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Gazette Text of Sept. 1786 Proclamation by James Bowdoin

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Commonwealth of Massachusetts.
Governor of the Commonwealth of Massachusetts.


WHEREAS information has been given to the Supreme Executive of this Commonwealth, that on Tuesday last, the 29th of August, being the day appointed by law for the sitting of the Court of Common Pleas and Court of General Sessions of the Peace, at NORTHAMPTON, in the county of HAMPSHIRE, within this Commonwealth, a large concourse of people, from several parts of the county, assembled at the Court-house in NORTHAMPTON, many of whom were armed with guns, swords, and other deadly weapons, and with drums beating and fifes playing, and in contemp and open defiance of the authority of this Government, did, by their threats of violence and keeping possession of the Court-House until twelve o-clock on the night of the same day, prevent the sitting of the Court, and the orderly administration of justice in that county:

AND WHEREAS this high-handed offence is fraught with the most fatal and pernicious consequences, must tend to subvert all law and government; to dissolve our excellent Constitution, and introduce universal riots, anarchy and confusion, which would probably terminate in absolute despotism, and consequently destroy the fairest prospects of political happiness, that any people was ever favoured with; and which this people will realize, if they do not suffer themselves to be misguided by the machinations of internal real enemies, who treacherously assume the character of their best and most zealous friends:

I HAVE therefore thought fit, by and with the advice of the council, to issue this proclamation, calling upon all Judges, Justices, Sheriffs, Grand Jurors, Constables,
and other officers, civil and military; within this Commonwealth, to prevent and suppress all such violent and riotous proceedings, if they should be attempted in their several counties.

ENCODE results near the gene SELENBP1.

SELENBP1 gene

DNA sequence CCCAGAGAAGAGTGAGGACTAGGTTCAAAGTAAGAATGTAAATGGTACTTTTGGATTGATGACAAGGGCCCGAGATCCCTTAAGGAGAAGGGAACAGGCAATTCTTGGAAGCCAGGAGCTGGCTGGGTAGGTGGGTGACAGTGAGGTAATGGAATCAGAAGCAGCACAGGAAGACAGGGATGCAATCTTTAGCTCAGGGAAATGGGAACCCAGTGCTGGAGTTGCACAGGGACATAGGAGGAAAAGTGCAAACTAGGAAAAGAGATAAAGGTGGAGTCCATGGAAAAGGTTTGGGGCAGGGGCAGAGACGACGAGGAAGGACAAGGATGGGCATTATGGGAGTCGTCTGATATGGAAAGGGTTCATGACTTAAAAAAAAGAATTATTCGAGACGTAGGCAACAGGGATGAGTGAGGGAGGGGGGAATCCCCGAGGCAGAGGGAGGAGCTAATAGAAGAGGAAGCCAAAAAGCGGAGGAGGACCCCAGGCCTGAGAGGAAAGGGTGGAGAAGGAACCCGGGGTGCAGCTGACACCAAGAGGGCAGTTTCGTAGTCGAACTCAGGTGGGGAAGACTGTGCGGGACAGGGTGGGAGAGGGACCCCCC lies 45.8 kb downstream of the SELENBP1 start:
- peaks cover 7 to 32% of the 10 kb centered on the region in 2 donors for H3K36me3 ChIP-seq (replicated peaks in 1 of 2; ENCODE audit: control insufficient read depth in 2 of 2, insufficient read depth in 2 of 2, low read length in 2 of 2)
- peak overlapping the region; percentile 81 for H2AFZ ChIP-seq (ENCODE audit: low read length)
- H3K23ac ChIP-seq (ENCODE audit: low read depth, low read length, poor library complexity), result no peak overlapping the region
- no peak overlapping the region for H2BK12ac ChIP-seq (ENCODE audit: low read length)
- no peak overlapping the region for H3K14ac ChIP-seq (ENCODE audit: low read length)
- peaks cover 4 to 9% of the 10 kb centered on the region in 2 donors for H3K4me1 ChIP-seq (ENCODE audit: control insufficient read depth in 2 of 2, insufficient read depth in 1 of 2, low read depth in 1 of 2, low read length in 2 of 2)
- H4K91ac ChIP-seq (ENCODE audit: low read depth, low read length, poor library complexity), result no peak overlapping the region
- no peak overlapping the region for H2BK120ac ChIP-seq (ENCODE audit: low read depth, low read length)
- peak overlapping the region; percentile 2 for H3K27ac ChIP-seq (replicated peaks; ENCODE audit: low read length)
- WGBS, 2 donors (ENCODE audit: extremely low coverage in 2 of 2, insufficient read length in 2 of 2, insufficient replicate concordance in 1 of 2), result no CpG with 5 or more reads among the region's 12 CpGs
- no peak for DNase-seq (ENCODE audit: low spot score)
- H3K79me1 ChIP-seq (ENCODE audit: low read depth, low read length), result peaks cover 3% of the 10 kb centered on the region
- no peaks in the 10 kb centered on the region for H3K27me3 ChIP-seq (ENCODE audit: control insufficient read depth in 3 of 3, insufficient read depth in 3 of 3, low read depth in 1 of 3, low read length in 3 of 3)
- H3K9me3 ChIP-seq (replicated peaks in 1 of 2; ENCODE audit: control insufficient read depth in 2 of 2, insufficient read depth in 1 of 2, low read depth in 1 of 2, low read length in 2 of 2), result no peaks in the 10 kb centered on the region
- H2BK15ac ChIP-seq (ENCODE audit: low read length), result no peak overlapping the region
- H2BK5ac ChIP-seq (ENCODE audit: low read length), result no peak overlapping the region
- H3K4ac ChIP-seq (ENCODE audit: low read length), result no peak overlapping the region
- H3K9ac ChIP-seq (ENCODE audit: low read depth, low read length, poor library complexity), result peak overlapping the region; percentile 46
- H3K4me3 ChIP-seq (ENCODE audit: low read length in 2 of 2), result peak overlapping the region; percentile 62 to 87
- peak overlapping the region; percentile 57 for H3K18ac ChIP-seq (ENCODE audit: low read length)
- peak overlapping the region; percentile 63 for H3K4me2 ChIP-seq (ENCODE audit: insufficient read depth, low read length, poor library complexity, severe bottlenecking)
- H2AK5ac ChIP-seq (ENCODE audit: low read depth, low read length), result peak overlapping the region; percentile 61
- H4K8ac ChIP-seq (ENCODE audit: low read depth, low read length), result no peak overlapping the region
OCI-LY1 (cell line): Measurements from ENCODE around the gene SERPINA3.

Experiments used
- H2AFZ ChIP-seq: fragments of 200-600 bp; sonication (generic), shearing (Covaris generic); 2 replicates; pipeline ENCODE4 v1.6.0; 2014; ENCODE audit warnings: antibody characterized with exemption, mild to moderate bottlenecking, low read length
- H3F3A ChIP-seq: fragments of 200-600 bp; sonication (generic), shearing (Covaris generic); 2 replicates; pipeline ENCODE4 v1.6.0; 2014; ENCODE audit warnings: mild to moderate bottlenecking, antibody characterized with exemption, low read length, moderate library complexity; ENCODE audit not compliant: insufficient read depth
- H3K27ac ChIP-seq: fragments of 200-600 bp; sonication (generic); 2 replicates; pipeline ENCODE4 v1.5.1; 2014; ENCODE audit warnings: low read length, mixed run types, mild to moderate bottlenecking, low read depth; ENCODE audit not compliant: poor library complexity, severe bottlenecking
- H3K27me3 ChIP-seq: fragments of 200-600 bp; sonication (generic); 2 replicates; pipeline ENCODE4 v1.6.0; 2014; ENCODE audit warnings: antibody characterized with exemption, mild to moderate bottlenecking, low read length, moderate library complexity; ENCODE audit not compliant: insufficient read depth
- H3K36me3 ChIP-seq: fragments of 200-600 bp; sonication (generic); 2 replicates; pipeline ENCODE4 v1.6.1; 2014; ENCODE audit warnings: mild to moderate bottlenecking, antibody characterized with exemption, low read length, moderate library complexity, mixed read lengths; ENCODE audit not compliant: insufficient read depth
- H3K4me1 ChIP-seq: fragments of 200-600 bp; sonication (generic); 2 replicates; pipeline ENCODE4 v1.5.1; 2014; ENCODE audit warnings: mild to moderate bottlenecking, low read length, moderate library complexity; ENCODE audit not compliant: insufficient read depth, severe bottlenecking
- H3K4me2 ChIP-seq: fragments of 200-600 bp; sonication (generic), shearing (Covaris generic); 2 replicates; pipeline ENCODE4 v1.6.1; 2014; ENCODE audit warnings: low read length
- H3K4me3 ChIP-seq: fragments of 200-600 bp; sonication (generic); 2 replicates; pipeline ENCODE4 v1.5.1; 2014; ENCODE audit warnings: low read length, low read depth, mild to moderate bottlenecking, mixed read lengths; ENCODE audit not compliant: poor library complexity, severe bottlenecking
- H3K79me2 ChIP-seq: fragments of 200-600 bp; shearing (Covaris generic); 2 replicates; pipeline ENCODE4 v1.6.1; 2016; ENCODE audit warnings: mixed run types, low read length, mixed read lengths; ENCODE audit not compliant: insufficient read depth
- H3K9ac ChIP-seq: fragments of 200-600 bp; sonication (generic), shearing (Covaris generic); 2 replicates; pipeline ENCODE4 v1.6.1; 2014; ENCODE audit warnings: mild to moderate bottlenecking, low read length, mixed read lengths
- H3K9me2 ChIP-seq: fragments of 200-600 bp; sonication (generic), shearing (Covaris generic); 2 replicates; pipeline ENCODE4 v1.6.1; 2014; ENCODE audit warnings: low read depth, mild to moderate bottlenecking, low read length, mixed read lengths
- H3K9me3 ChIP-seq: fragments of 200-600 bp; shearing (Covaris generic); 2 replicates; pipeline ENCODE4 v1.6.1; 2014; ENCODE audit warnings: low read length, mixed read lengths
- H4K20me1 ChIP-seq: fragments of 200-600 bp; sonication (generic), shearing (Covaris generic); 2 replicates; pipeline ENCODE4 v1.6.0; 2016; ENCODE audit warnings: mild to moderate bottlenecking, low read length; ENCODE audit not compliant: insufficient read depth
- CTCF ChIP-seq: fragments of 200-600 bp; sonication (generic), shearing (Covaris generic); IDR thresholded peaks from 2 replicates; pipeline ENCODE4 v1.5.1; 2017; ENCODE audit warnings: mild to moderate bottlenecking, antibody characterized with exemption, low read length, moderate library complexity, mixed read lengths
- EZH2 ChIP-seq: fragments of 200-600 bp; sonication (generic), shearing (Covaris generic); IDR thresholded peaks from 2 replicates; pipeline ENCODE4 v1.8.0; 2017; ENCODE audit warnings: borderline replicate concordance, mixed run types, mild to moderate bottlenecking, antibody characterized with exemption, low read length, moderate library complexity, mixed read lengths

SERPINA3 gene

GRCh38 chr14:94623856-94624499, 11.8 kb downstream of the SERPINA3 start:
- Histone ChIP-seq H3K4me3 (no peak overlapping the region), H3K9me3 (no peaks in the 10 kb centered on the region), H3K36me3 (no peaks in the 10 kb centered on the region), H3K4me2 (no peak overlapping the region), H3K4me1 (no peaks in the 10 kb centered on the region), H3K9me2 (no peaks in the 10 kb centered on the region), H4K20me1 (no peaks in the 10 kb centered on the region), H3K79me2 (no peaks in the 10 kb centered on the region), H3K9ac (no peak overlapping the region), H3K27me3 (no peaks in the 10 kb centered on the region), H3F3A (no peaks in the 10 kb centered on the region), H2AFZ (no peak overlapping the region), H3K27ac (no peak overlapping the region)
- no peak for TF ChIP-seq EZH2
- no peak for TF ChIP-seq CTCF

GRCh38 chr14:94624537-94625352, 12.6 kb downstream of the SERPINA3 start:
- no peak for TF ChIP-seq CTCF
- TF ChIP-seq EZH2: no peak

AN I DO hereby, pursuant to the indispensable duty I owe to the good people of this Commonwealth, most solemnly call upon them, as they value the blessings of freedom and Independence, which at the expence of so much blood and treasure they have purchased—as they regard their faith, which in the sight of God and the world, they pledged to one another, and the people of the United States, when they adopted the present Constitution of Government—as they would not disappoint the hopes, and thereby become comtemptible in the eyes of other nations, in the view of whom they have risen to glory and empire—as they would not deprive themselves of the security derived from well-regulated Society, to their lives, liberties and property; and as they would not devolve upon their children, instead of peace, freedom and safety, a state of anarchy, confusion and slavery,-- I do most earnestly and most solemnly call upon them to aid and assist with their utmost efforts the aforesaid officers, and to unite in preventing and suppressing all such treasonable proceedings, and every measure that has a tendency to encourage them. And the Attorney-General is hereby directed to prosecute and bring to condign punishment the Ringleaders and Abettors of the aforesaid attrocious violation of law and government; and also the Ringleaders and Abettors of any similar violation in future, whensoever or wheresoever it shall be perpetrated within this Commonwealth.

GIVEN at the Council-Chamber, in Boston, this second day of September, in the year of
our Lord, one thousand seven hundred and eighty-six, and in the eleventh year of the Independence of the United States of America.

By his Excellency's command.
JOHN AVERY, jun. Secretary.